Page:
Pinot blanc merits a spot onstage
If pinot noir and pinot gris are Oregon's lead vocals and guitar, there's another band member that deserves some attention. Pinot blanc might well be the quiet keyboard player, praised for his skill but not one for the limelight.
While lesser known than its more famous cousins, pinot blanc makes engaging, rewarding wines that deserve some time on the table. Since it's closely related to the other two pinots, it flourishes in similar growing conditions, which makes it no surprise that it does well in the Willamette Valley. After all, the climate here is just what these grapes like.
In general, wines made from pinot blanc are crisp, with high acidity and rich flavors of apple and pear. Mineral and spice are sometimes present as well, with the end result being wines that pair wonderfully with white meats and shellfish, particularly mussels.
And though it's true that pinot blanc is generally a less robust wine than pinot gris (or the ever-present chardonnay), pinot blanc is a wine full of charm, well worth uncorking in the depths of summer while contemplating serious issues Ñ such as which day to go to the farmers market or whose BBQ you'll be attending this weekend.
There's certainly far less Oregon pinot blanc on the market than there is other well-known white varietals, but a number of the best producers pay attention to it and are attuned to its potential. These three 2001 wines all come from established Willamette Valley producers, so the names on the bottle won't surprise you, but what's inside might É in the best way.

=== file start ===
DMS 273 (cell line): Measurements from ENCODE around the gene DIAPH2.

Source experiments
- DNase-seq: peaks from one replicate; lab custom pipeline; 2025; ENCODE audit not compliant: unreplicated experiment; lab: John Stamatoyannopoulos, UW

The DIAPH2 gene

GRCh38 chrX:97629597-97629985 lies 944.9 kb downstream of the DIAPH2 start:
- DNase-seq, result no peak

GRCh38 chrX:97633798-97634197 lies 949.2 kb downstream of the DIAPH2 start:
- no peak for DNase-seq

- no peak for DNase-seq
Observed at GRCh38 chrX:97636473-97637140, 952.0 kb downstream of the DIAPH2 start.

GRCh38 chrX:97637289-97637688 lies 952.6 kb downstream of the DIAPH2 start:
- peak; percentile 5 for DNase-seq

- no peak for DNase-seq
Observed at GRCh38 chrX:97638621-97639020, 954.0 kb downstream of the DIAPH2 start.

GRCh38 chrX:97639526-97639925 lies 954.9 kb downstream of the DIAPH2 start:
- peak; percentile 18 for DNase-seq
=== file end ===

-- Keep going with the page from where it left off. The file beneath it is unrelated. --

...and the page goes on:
The Bethel Heights Pinot Blanc ($14) is packed with sweet pear and apple flavors and has a lush nose full of floral and spice notes. It's got tons of acid but stays in balance quite well. The finish hangs on in the back of your mouth, just asking you to have another sip. This wine is easy to like, but it's layered enough to be more than simple. In short: imminently drinkable.
A tad more restrained, the WillaKenzie Estate Pinot Blanc ($18) still has the grape's trademark acidity, but it's not as bright and is softened by some nutty elements in the mouth. It's got plenty of ripe fruit on the nose, notably green apple and some nectarine. What's most enjoyable about this wine, though, is how much it develops in the glass. As it opens up, layers of butterscotch and even caramel come through, so don't be afraid to linger over a glass of this.
The St. Innocent Freedom Hill ($15) is a favorite of the wines I sampled. The nose combines floral scents, hints of mineral and some background traces of smoke, while in the mouth it's complex, rich and full of puckering acidity. Half of the grapes that made this wine were fermented in stainless steel, while the other half was fermented in older oak barrels. This combination lets the pure flavor of the grapes come through while also imparting some richness from the time spent in the barrels.